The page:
The Importance of Being Earnest Costume Concept
Cecily:. Gwendolen, your common sense is invaluable. Mr. Moncrieff, kindly answer me the following question. Why did you pretend to be my guardian’s brother?
Algernon:. In order that I might have an opportunity of meeting you.
Cecily:. (To Gwendolen.) That certainly seems a satisfactory explanation, does it not?
Gwendolen:. Yes, dear, if you can believe him.
Cecily:. I don’t. But that does not affect the wonderful beauty of his answer.
Gwendolen:. True. In matters of grave importance, style, not sincerity is the vital thing.
For me, in this particular production of this play, the final sentence of this exchange sums up the main characters’ attitudes toward life. They are so thoroughly enamored with the form of being, that they make form and style “being” itself. It is as though they see all of life as a play, and themselves as more or less valuable insofar as their appearance is “smart” and their words “clever” regardless of content. “All art is quite useless.” Wilde once said, and these characters seem fully determined that “One should either be a work of art, or wear a work of art,” preferably both.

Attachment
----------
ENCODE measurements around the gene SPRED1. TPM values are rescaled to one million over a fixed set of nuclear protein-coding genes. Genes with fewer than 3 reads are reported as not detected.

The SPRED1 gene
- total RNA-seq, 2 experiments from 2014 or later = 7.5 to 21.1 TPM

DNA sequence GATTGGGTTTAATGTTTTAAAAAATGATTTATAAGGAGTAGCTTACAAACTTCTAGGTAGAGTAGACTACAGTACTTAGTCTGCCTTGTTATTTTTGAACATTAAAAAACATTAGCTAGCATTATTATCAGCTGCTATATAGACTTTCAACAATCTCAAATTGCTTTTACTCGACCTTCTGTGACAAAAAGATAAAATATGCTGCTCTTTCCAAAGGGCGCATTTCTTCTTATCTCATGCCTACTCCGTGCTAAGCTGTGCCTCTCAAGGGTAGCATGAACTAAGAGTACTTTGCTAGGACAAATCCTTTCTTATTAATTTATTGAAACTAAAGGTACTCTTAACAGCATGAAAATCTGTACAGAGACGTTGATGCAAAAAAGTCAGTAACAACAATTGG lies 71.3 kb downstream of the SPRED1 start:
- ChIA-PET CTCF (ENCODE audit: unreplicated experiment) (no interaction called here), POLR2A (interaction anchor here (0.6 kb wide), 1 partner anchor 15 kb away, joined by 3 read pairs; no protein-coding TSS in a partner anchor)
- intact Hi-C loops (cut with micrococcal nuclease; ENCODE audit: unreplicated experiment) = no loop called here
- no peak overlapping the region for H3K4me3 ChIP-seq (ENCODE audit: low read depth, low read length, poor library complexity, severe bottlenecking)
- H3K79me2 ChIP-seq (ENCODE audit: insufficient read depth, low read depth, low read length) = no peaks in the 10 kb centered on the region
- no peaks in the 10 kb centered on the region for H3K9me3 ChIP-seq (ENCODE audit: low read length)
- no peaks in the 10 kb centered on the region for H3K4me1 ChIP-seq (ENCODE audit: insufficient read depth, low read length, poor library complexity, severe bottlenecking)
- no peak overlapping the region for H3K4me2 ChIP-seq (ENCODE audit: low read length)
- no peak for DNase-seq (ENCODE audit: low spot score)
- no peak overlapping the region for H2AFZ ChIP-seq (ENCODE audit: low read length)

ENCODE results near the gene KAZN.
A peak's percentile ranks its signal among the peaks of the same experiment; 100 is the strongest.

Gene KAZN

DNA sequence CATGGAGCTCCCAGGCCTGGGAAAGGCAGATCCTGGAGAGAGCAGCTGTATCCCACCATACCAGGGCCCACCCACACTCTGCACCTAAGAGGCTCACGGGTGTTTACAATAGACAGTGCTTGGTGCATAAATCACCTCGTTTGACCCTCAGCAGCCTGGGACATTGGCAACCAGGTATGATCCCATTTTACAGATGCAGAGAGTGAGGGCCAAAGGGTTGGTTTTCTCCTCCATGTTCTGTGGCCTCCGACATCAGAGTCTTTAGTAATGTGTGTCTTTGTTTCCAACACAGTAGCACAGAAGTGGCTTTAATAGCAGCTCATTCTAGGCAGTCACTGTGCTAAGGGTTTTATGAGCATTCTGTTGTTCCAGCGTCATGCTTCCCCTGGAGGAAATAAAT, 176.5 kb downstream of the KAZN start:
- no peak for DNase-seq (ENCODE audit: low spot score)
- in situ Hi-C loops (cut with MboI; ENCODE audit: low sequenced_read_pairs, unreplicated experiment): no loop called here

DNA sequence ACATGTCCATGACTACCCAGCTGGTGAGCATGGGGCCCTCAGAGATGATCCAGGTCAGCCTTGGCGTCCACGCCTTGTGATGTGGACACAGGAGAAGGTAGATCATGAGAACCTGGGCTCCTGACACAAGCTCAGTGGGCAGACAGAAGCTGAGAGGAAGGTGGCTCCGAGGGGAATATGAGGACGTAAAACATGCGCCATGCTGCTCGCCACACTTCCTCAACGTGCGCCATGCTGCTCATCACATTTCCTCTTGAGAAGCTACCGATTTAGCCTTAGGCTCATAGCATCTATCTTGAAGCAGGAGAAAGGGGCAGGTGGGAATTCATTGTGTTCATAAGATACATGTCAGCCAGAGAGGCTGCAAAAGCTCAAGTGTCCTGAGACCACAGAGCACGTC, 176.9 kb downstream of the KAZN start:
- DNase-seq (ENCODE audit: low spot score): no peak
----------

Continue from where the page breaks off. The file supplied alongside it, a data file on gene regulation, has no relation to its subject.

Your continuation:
The Importance of Being Earnest, has, on occasion, been called an Existentialist play. In this production, the Existential obligation, to self-create meaning in a meaningless world, is a keynote to the character’s motives. Each main character self-creates an ideal, and then attempts to live up to that ideal, no matter what common sense obstacles intrude.
They are all very like a bride, so enamored of the ideal of love and marriage, that she agrees to marry the first man who offers, and then concentrates all her energy and purpose on having the “perfect” wedding. A “perfect” dress is made, a “perfect” series of music is chosen, “perfect” decorations are put up, and a “perfect” cake sits amidst the guests at a “perfect” reception. Everyone cries sentimental tears, there is a $20,000 bill for all this perfection, and within a few months the marriage has turned sour.